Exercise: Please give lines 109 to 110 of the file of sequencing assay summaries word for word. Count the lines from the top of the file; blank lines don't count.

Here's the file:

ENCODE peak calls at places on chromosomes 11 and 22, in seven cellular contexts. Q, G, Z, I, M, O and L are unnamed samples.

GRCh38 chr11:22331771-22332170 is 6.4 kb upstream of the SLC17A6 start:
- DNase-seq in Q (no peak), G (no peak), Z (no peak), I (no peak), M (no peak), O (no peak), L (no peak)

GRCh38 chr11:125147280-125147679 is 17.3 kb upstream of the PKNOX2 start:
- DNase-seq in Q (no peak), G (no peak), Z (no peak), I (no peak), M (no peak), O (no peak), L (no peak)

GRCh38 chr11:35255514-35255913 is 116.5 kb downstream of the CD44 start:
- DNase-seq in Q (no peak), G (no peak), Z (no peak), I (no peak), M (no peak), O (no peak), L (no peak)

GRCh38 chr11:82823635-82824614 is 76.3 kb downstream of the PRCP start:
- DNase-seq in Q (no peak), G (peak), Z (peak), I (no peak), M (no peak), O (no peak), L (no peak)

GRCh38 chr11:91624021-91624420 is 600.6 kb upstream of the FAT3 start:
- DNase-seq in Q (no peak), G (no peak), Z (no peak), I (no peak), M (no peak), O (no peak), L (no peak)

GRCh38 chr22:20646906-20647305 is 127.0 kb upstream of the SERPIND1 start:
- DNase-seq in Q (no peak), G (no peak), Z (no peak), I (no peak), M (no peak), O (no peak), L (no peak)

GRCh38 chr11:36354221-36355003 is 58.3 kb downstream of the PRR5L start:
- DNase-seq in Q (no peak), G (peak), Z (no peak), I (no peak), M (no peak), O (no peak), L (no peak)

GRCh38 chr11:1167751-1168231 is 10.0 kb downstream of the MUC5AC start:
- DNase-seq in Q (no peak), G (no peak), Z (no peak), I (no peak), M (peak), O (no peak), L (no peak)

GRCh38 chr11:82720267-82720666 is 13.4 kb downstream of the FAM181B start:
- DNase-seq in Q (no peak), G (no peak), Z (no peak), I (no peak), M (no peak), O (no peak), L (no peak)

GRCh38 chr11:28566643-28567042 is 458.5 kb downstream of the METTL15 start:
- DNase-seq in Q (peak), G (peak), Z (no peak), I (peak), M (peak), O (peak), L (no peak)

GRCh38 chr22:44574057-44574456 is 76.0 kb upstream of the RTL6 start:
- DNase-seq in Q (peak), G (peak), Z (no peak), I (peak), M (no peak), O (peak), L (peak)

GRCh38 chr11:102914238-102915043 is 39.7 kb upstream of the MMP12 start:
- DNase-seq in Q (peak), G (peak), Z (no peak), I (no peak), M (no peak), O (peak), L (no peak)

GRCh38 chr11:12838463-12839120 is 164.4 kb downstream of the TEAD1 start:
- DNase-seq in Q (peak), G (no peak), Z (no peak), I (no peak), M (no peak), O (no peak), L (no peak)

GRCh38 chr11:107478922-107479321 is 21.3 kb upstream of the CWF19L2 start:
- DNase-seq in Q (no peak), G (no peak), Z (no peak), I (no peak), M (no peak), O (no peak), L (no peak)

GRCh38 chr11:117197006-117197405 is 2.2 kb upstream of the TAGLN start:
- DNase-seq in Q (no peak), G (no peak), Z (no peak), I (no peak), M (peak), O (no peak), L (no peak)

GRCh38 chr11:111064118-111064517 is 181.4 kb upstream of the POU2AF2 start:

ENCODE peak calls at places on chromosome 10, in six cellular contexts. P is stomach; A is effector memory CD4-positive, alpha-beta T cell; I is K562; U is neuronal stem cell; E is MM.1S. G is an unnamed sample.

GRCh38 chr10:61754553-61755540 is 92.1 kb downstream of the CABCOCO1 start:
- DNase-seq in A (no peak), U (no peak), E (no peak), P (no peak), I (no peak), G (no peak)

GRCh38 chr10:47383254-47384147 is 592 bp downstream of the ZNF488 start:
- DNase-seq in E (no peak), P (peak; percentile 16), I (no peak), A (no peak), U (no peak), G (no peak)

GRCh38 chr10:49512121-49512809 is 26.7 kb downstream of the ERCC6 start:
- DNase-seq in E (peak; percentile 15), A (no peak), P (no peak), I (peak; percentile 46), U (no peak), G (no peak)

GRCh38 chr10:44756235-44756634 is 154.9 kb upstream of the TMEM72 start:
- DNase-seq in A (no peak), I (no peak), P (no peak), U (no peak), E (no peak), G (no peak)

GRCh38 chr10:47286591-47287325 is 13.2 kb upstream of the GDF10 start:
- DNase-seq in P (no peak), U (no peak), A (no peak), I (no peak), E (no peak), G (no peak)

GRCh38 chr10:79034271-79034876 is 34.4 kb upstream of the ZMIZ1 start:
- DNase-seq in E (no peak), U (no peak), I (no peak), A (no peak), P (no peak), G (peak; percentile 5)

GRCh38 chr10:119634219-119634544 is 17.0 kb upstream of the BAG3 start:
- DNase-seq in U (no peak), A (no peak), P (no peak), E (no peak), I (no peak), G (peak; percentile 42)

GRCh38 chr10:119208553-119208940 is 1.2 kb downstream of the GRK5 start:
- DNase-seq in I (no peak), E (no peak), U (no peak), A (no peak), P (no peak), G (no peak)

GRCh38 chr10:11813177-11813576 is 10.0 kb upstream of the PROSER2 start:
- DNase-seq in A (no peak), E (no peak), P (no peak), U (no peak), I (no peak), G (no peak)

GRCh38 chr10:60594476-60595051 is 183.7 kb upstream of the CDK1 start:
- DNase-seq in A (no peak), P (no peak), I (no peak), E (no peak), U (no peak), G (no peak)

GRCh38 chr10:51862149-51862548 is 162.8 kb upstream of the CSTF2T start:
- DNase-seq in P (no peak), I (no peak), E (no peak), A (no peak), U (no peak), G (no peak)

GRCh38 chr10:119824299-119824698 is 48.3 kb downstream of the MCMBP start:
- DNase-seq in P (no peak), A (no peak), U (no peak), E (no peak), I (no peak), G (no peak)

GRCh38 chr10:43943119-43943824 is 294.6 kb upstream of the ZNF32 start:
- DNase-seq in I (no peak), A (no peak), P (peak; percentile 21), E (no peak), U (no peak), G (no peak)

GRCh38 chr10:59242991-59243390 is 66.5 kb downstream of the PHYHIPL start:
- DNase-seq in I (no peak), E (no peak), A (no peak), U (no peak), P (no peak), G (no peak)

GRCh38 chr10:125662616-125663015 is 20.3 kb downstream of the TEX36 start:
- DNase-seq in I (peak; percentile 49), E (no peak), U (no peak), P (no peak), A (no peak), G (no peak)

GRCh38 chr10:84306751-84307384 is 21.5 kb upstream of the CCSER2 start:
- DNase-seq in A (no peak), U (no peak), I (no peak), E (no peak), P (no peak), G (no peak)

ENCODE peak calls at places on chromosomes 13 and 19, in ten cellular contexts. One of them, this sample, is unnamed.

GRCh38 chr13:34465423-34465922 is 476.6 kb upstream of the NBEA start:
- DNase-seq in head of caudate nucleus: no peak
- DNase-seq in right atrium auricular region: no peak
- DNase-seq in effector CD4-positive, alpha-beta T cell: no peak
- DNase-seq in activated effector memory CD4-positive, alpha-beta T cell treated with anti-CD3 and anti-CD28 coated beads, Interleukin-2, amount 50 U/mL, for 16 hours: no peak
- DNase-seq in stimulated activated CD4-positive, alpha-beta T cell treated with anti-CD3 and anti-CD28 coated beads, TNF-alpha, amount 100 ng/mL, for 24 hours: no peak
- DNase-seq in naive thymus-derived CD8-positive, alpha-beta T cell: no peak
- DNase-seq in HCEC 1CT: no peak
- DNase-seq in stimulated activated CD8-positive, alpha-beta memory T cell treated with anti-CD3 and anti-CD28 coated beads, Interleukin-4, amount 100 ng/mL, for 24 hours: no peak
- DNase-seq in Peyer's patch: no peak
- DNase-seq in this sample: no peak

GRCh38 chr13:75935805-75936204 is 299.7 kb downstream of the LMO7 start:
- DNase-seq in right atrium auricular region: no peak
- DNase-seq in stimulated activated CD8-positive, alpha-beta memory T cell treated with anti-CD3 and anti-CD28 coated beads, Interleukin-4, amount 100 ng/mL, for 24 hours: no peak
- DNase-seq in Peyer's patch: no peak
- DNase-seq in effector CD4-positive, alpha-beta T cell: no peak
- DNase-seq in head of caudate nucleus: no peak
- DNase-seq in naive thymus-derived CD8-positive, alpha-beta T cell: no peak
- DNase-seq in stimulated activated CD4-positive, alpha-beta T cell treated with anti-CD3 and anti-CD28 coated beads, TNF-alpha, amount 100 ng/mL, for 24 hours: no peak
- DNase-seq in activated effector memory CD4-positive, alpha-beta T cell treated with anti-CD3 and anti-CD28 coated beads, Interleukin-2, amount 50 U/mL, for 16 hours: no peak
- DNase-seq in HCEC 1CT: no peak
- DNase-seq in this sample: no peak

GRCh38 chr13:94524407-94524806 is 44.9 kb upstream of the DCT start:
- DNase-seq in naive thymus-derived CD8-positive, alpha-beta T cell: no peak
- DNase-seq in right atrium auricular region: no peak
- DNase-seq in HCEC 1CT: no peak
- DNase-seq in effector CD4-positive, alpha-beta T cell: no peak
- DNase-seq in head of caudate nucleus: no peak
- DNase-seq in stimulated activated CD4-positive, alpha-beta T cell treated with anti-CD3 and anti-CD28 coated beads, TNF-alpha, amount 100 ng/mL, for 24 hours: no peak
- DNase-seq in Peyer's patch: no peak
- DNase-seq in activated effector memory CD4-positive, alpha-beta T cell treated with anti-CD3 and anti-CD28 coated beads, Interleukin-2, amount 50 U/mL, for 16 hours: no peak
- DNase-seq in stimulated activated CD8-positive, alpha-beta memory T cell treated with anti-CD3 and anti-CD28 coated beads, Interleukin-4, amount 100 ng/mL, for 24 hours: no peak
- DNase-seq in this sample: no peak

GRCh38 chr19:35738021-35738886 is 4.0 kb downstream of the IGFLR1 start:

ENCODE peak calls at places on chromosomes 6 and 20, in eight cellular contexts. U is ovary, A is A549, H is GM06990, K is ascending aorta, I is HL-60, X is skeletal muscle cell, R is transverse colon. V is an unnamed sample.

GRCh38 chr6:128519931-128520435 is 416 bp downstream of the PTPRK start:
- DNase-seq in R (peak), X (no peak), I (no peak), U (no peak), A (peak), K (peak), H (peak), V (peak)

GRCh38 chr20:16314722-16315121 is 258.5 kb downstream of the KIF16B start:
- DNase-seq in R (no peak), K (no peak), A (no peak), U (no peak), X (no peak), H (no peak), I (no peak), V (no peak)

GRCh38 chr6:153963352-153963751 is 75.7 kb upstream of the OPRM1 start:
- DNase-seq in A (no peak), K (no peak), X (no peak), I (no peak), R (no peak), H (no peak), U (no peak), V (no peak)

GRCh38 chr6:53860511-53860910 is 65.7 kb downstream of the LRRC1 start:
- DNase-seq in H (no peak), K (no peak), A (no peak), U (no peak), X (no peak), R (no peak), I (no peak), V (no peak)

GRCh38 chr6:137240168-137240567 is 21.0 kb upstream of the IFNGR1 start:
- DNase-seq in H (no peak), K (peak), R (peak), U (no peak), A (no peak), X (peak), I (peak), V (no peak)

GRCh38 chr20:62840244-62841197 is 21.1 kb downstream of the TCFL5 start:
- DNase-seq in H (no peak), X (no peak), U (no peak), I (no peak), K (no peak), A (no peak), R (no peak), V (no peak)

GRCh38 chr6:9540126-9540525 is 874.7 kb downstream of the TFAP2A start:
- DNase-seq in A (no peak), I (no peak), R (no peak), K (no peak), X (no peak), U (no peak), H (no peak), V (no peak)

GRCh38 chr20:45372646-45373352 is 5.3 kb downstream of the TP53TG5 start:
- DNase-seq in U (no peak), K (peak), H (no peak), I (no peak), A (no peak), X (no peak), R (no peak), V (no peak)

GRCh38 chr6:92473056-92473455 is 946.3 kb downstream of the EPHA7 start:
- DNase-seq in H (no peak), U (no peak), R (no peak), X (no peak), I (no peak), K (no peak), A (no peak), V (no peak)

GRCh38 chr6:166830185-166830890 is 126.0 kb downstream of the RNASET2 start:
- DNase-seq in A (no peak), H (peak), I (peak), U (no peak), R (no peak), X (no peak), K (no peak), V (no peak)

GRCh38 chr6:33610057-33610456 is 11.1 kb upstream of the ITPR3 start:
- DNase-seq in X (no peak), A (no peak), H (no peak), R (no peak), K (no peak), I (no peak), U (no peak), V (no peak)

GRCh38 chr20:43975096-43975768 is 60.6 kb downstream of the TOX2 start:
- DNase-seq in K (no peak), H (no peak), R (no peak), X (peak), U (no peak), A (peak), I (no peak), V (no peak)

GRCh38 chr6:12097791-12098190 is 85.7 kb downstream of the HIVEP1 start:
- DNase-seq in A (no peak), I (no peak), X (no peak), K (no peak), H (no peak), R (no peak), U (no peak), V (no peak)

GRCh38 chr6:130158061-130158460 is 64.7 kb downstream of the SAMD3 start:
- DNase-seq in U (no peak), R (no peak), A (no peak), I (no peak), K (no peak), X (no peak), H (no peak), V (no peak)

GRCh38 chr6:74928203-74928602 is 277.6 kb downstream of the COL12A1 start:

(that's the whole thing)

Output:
- DNase-seq in H (no peak), K (no peak), A (no peak), U (no peak), X (no peak), R (no peak), I (no peak), V (no peak)

GRCh38 chr6:137240168-137240567 is 21.0 kb upstream of the IFNGR1 start: